How to Learn Music

1 Study the musical alphabet. The musical alphabet is made up of only 7 letters (A, B, C, D, E, F, and G), but it’s the basic language that musicians use to write and talk about musical notes. Between these 7 notes there are also 5 other notes that are either sharp or flat. Sharp notes are 1 note higher in pitch than the regular letter that it uses, while flat notes are 1 note lower in pitch.

  • For example, the A-sharp note is slightly higher in pitch than a regular A note.
  • These notes are always in alphabetical order, going from A to G, on any instrument. When you go past the G note, the next note is just another A note and the entire order is repeated.
  • If you play a musical instrument like piano, you can map this alphabet out on your instrument. For instance, memorize where the “C” note is played on the piano and then you’ll also know where C-flat, C-sharp, B, D, A, E, and F are on the opposite sides of the C key.

2 Get to know the basic elements of reading sheet music. Sheet music is written on a set of horizontal, parallel lines called the staff. Other small figures and lines are written on or around the staff to indicate things like which notes are played, how long each note is played for, and what rhythm the music should be played in.

  • Clefs are various shapes written at the very beginning of a music staff, which tell you what pitches are on what line or space of the staff. The treble clef looks sort of like an ampersand, while the bass clef looks like a backwards C with 2 dots on top of it.
  • The key signature appears next to the clef and is composed of 1 or several # (sharp) or b (flat) symbols on individual lines of the staff. These symbols indicate that all notes played on that line should either be played either sharp or flat.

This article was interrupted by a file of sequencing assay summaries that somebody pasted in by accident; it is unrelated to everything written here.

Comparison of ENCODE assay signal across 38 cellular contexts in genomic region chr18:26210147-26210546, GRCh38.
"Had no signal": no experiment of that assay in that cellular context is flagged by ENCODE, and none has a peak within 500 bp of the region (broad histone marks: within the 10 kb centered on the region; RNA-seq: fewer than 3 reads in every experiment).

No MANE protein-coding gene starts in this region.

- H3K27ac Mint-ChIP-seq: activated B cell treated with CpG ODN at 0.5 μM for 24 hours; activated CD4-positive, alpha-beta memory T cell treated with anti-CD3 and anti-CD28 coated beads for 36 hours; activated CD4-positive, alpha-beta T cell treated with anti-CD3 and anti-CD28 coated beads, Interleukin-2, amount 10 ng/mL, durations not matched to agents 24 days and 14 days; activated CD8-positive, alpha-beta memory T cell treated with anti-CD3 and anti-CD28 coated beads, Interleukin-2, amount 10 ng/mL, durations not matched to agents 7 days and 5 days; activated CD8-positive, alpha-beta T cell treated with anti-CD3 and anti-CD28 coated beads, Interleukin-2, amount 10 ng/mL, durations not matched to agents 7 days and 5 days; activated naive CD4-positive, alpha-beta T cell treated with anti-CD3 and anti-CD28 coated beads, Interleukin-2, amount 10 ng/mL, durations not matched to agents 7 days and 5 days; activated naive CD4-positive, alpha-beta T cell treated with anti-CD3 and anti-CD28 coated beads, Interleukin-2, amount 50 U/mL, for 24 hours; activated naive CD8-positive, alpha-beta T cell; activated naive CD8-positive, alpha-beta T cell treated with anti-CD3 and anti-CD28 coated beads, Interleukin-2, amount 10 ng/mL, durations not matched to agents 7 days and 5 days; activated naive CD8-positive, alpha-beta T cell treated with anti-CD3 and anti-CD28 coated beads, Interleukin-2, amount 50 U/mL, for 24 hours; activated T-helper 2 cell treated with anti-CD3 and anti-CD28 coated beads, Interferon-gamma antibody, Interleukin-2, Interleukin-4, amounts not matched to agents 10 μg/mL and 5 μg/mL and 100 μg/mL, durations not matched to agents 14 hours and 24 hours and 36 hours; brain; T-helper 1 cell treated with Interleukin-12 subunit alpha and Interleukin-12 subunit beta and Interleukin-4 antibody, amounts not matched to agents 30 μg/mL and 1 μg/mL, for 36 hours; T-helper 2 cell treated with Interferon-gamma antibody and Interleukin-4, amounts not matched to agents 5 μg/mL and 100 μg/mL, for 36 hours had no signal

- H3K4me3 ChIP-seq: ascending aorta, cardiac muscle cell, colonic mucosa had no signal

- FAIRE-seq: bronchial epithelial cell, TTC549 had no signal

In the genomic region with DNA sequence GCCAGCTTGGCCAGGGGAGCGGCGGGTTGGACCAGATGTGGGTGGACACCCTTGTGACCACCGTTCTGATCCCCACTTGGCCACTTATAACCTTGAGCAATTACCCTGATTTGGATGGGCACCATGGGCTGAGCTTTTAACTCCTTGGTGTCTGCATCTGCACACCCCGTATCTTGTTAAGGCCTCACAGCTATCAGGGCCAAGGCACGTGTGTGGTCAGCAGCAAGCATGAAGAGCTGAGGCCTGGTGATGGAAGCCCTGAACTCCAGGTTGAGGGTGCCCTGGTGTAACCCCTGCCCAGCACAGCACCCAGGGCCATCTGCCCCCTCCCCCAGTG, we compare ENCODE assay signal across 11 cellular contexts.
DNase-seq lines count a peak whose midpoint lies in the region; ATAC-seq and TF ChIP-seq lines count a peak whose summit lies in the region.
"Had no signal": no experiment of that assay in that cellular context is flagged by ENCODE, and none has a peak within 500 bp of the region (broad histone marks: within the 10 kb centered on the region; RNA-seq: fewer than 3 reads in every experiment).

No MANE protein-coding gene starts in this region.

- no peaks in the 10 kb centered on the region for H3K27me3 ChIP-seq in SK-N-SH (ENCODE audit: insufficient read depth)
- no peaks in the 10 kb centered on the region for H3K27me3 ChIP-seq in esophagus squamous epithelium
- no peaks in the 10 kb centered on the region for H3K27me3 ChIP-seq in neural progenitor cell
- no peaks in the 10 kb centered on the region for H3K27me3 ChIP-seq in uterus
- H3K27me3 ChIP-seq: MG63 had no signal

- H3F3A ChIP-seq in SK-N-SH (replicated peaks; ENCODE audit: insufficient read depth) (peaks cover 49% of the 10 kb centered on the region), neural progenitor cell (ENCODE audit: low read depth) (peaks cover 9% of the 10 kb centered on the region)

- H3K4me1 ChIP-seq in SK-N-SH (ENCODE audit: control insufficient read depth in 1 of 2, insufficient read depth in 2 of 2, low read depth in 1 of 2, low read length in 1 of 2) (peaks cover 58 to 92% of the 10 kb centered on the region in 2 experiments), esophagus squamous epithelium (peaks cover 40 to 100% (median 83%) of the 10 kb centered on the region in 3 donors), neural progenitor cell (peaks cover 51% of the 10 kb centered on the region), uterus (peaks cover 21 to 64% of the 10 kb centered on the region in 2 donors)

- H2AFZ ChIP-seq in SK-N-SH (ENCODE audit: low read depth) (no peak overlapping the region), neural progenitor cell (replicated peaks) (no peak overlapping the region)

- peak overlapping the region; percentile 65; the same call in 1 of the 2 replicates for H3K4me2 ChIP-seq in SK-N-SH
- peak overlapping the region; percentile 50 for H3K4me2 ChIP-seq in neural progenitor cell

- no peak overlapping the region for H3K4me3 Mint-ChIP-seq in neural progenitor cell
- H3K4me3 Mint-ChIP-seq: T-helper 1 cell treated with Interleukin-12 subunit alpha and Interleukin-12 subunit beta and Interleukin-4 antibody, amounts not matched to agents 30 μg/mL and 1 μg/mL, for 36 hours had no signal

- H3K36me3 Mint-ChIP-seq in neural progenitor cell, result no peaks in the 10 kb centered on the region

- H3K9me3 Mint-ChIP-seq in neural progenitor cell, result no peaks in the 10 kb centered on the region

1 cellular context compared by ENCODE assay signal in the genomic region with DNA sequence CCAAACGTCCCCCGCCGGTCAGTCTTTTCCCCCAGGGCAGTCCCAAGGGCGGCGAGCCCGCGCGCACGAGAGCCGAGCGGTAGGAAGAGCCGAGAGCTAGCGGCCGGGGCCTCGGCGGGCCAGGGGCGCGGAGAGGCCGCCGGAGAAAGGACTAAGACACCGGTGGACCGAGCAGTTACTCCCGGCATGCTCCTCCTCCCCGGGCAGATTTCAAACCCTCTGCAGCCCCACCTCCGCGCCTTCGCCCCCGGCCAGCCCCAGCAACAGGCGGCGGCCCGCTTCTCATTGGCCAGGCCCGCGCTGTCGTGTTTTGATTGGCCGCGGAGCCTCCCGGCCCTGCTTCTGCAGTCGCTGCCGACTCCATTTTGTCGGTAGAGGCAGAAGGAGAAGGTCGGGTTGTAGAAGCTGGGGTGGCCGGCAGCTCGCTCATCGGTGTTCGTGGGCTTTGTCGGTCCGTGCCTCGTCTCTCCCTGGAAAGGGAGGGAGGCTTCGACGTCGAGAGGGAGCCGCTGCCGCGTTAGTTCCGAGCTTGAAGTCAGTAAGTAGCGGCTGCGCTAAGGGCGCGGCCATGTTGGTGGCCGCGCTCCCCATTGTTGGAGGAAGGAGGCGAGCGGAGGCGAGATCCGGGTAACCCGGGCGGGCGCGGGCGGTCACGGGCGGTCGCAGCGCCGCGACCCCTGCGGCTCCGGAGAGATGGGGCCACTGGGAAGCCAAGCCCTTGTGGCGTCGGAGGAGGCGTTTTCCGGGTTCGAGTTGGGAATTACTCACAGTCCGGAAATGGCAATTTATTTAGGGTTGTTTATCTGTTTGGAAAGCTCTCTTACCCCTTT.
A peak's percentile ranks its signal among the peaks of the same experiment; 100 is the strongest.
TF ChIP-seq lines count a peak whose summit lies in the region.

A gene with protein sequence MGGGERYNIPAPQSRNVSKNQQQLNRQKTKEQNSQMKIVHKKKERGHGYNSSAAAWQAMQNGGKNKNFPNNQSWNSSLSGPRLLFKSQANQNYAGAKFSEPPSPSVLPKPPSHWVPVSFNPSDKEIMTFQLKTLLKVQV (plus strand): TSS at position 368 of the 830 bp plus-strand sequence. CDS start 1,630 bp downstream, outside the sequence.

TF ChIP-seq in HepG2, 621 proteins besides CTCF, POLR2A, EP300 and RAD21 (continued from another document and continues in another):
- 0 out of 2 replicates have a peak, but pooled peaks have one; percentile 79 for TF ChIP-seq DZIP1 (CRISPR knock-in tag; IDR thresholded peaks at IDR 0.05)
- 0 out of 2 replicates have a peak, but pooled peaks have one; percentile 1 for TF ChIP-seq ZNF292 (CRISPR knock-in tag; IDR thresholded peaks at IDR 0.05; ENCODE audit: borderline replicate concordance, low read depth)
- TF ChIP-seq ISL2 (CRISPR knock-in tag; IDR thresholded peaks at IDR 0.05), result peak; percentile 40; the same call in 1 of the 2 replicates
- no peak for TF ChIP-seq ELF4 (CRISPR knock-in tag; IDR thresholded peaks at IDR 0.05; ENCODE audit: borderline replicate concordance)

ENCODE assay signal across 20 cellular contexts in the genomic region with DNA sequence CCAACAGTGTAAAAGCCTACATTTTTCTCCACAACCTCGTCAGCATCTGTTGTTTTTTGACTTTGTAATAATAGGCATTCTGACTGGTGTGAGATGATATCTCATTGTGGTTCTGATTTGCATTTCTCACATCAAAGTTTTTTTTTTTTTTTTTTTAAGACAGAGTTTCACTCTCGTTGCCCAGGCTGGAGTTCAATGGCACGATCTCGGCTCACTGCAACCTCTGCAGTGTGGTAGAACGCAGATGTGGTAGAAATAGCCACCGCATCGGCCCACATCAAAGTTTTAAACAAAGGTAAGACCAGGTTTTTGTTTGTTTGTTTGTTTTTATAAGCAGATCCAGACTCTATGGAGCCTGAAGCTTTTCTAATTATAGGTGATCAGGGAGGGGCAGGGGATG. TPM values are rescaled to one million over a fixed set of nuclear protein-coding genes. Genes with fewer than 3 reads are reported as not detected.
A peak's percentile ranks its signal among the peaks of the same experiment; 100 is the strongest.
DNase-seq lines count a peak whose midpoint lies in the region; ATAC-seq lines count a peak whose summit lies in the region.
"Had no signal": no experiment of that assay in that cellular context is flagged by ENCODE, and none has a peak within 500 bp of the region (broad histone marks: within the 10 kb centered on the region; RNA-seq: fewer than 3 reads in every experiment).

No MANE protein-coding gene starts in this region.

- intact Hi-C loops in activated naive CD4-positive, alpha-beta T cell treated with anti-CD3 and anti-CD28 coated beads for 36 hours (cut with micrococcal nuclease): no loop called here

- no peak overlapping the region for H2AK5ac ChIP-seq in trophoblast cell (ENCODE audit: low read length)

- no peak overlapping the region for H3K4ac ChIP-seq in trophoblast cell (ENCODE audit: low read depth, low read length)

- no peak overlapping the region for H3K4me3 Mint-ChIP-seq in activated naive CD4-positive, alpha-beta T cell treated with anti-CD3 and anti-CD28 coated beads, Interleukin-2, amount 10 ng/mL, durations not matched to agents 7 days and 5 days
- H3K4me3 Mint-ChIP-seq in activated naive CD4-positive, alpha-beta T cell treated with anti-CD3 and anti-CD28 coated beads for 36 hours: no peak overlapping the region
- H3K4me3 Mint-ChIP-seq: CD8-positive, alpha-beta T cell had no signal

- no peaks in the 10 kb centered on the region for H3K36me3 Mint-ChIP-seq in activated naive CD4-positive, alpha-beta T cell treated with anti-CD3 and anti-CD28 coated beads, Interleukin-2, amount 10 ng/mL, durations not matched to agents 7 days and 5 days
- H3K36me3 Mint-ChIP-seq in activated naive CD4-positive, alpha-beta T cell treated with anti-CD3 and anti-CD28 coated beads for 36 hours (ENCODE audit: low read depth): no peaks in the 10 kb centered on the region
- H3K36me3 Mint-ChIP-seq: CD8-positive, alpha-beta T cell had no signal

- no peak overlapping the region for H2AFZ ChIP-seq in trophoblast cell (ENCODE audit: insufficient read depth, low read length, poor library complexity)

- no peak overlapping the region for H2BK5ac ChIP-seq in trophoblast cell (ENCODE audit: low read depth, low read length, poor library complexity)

• The notes on the staff lines indicate which notes to play on an instrument and are made up of 3 parts: the note head (a black oval that is either open or closed), the stem (the vertical line attached to the note head), and the flag (the curved stroke at the top of the stem).
  • Note that not all notes contain all 3 parts at the same time. Different combinations of open or closed note heads, stems, and flags tell you how long to play an individual note in terms of beats or fractions of beats. For instance, an open note with no stem or flag is played for 4 beats, while a closed note with a stem is played for 1 beat.

3 Learn the difference between scale and pitch. Pitch refers to how high or low on an instrument you play a certain note, such as the “C” note. There are 7 keys of difference between 2 different pitches of the same note (e.g., on a piano, you can play an A note in a higher pitch by moving 7 keys to the right). Conversely, scales are sets of notes that sound particularly good when played sequentially and are thus commonly used in songwriting.

  • When you change the pitch of 1 note, you have to also change the pitch of any other note that you play with that first note in a scale.